A personal association between a young boy and the U.S. Army traveled full circle recently when Norm and Meg Augustine made a $100,000 commitment toward construction of the National Museum of the United States Army.
Norm Augustine was raised in Colorado and his family lived near an Army hospital during World War II. During the war, Augustine’s parents would invite Soldiers who were recovering at the hospital to their home for Sunday dinner. The Soldiers made quite an impression on Augustine. “We shared our dinner table with Soldiers from when I was 6 to about 10-years-old,” remembered Augustine. “Most of those Soldiers were young, and some had been seriously injured, and their courage and commitment always inspired me.”
Augustine went on to attend Princeton University and pursue a career in aeronautical engineering with the Douglas Aircraft Company. He also served in positions within the Department of Defense. In 1975, Augustine became Under Secretary of the Army and later Acting Secretary of the Army. He returned to the aerospace industry after leaving government service, joining Martin Marietta Corporation and becoming the first president of the newly form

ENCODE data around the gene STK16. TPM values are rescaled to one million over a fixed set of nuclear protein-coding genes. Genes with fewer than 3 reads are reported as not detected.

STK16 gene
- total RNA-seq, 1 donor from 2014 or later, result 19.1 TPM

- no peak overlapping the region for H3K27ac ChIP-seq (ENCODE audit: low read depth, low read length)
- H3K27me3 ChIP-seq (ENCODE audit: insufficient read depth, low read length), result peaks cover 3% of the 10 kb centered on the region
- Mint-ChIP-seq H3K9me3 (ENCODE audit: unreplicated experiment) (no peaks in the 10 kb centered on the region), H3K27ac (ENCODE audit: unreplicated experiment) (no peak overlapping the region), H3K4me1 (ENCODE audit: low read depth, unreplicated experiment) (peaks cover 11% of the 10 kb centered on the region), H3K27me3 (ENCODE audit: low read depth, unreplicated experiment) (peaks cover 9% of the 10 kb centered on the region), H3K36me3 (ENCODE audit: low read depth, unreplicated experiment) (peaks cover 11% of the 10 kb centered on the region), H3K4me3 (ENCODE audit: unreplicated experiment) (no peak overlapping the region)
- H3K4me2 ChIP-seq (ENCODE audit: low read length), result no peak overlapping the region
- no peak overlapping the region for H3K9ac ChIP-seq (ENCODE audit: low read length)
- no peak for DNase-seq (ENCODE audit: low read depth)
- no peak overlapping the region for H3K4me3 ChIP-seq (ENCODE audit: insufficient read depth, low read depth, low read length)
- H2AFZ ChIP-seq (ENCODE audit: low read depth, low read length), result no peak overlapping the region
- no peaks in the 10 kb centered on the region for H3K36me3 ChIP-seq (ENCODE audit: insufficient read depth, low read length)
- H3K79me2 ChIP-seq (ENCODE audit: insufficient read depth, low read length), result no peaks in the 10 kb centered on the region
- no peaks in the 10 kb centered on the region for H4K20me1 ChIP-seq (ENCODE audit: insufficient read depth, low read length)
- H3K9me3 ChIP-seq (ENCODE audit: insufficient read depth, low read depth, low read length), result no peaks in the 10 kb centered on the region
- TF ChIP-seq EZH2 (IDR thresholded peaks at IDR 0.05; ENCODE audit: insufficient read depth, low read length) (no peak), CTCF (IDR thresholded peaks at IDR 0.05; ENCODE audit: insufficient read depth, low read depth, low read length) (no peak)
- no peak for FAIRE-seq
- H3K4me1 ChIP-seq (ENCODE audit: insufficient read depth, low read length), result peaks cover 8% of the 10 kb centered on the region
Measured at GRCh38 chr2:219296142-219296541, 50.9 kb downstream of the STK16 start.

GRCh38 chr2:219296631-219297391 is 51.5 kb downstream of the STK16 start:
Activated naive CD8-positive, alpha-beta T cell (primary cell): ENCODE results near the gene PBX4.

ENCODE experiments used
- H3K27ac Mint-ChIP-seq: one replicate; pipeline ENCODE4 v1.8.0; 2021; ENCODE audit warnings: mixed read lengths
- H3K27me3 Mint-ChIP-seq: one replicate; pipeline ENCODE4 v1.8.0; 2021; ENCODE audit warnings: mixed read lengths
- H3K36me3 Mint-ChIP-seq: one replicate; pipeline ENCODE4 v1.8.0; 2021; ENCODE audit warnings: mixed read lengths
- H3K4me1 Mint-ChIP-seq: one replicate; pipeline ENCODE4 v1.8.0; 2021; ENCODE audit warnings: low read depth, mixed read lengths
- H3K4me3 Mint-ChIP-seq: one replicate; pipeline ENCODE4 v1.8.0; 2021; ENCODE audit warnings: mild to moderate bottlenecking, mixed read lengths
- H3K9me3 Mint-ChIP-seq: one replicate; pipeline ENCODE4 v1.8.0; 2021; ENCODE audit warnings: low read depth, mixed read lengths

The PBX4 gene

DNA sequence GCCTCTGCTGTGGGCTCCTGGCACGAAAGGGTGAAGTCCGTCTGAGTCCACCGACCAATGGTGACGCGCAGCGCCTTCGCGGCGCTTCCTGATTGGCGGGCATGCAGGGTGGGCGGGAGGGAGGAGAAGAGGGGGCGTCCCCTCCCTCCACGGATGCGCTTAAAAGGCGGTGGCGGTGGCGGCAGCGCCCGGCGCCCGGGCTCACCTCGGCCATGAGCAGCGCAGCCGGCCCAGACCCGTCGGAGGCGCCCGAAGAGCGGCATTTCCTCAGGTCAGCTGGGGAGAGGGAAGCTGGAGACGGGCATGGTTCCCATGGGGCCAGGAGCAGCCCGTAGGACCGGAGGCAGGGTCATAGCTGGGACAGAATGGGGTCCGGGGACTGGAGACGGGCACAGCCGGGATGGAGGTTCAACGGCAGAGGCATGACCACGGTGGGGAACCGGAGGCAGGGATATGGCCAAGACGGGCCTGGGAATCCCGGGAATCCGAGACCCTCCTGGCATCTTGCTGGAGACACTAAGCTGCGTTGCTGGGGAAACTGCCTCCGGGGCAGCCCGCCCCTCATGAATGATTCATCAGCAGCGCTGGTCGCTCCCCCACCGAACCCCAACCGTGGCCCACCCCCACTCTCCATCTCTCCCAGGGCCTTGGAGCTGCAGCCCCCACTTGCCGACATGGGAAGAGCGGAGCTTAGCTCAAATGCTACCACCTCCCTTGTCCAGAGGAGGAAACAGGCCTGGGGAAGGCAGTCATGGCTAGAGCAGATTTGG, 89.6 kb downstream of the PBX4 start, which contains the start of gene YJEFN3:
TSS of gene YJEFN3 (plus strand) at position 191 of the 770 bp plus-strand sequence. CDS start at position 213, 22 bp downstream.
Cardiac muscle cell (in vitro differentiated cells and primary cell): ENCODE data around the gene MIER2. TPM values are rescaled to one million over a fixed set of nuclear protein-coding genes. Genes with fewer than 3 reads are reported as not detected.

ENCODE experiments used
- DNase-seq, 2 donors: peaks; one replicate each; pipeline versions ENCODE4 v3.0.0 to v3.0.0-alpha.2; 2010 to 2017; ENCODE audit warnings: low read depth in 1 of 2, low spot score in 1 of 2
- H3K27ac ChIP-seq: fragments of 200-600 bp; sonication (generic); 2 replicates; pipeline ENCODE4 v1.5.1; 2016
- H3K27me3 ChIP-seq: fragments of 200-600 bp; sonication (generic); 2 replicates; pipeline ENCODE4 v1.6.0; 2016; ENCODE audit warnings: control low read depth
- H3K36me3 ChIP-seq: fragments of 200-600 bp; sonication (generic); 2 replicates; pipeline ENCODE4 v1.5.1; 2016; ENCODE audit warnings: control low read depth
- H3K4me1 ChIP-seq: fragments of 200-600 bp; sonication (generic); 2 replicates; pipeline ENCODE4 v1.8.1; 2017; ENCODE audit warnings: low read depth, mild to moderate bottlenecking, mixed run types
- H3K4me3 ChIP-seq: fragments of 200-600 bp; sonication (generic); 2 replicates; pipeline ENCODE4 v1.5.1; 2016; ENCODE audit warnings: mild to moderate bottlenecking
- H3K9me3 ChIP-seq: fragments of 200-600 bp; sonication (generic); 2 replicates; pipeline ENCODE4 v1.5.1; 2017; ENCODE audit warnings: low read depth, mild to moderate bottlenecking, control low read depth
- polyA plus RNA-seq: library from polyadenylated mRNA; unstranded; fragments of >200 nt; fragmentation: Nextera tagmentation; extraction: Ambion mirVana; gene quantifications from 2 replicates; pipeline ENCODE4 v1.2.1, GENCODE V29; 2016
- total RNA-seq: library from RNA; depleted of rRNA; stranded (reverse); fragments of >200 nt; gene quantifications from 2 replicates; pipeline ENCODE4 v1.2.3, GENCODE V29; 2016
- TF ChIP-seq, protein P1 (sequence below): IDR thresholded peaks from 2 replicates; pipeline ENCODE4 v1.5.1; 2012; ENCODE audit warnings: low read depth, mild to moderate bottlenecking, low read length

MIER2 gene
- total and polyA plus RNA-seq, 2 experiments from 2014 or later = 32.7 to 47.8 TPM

ed Lockheed Martin Corporation.
Augustine emphasized that the National Army Museum will be unique and cut across the entire Army. “This is an opportunity to show respect for all of those who have worn the Army uniform … all Soldiers deserve to be recognized.”
Augustine added that he and his wife Meg also support the important educational contributions of the future National Museum. He remarked that history doesn’t always repeat itself, but it often rhymes. “Too often in times of peace, we neglect our military and then try to ‘catch up’ when we need it,” remarked Augustine, “and as a nation, we pay a price for that philosophy.”
“Our nation would not exist were it not for the U.S. Army and the courageous Soldiers who defended it,” said BG Creighton W. Abrams, Jr. (USA-Ret.) in acknowledging the Augustines’ gift. “It’s an honor to recognize Norm and Meg Augustine for their support, and I urge all current and former Army leaders to fuel the groundswell of support for a permanent home for the history and heritage of the American Soldier.”